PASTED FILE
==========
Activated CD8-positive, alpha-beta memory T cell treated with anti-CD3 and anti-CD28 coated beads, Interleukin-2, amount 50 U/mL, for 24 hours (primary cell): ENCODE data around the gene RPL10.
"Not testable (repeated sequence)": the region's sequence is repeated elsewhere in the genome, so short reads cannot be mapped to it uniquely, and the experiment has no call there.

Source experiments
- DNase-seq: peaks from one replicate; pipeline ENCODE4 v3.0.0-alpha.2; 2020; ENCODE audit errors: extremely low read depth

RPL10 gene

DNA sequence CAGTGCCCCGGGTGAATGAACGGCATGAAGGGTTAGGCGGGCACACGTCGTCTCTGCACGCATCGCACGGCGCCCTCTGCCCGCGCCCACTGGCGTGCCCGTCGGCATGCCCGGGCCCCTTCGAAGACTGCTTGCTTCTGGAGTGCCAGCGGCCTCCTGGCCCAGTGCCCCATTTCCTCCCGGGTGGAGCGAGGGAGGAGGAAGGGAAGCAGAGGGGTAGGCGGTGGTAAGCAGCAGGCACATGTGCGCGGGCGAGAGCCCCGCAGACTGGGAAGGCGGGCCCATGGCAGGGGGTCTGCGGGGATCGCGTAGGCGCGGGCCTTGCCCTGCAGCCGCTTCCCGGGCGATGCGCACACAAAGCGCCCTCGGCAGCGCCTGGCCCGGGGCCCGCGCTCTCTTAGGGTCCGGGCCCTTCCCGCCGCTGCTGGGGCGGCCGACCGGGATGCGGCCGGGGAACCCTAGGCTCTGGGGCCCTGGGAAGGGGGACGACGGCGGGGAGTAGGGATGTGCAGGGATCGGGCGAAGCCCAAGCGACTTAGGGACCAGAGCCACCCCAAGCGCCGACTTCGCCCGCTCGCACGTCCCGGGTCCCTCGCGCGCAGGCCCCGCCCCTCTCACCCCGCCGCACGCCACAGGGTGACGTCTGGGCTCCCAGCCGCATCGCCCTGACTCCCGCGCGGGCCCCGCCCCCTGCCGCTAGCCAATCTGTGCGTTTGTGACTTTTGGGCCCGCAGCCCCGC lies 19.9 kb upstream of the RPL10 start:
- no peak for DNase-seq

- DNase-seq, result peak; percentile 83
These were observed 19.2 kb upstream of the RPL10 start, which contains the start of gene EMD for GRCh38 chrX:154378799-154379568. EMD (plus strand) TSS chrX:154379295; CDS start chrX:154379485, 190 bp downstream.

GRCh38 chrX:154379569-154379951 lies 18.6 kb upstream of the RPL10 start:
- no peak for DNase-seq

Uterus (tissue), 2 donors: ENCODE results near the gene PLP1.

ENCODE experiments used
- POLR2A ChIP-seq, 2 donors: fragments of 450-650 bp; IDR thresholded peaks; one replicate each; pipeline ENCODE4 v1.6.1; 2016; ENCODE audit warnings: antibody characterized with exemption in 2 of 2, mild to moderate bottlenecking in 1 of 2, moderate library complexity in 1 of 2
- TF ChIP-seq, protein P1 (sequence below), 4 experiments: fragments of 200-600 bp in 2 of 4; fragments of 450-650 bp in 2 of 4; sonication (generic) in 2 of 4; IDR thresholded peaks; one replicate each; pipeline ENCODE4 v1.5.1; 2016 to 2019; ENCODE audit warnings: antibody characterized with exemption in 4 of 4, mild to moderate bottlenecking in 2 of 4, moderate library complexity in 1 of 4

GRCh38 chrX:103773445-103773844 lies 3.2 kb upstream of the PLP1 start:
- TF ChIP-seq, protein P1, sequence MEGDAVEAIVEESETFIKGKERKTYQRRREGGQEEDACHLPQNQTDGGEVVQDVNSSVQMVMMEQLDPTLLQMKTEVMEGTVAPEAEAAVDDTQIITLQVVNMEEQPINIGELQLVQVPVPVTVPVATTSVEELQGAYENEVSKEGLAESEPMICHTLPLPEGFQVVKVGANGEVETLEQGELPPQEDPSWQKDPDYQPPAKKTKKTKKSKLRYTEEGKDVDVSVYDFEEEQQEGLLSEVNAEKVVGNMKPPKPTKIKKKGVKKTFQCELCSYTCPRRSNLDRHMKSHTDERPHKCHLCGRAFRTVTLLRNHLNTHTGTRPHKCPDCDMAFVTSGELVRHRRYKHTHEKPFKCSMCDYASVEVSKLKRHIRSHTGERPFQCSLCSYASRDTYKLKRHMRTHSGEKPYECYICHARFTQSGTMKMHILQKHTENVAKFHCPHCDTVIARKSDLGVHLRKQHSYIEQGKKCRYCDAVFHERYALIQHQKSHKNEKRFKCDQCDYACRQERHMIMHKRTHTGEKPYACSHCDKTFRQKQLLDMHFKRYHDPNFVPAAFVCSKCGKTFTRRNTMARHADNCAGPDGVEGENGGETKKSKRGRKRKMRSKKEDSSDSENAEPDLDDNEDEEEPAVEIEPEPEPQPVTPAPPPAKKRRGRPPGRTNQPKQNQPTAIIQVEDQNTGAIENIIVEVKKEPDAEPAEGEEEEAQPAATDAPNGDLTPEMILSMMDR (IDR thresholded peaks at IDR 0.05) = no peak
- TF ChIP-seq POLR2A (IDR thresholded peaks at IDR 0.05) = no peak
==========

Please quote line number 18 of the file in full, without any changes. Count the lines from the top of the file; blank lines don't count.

- TF ChIP-seq POLR2A (IDR thresholded peaks at IDR 0.05) = no peak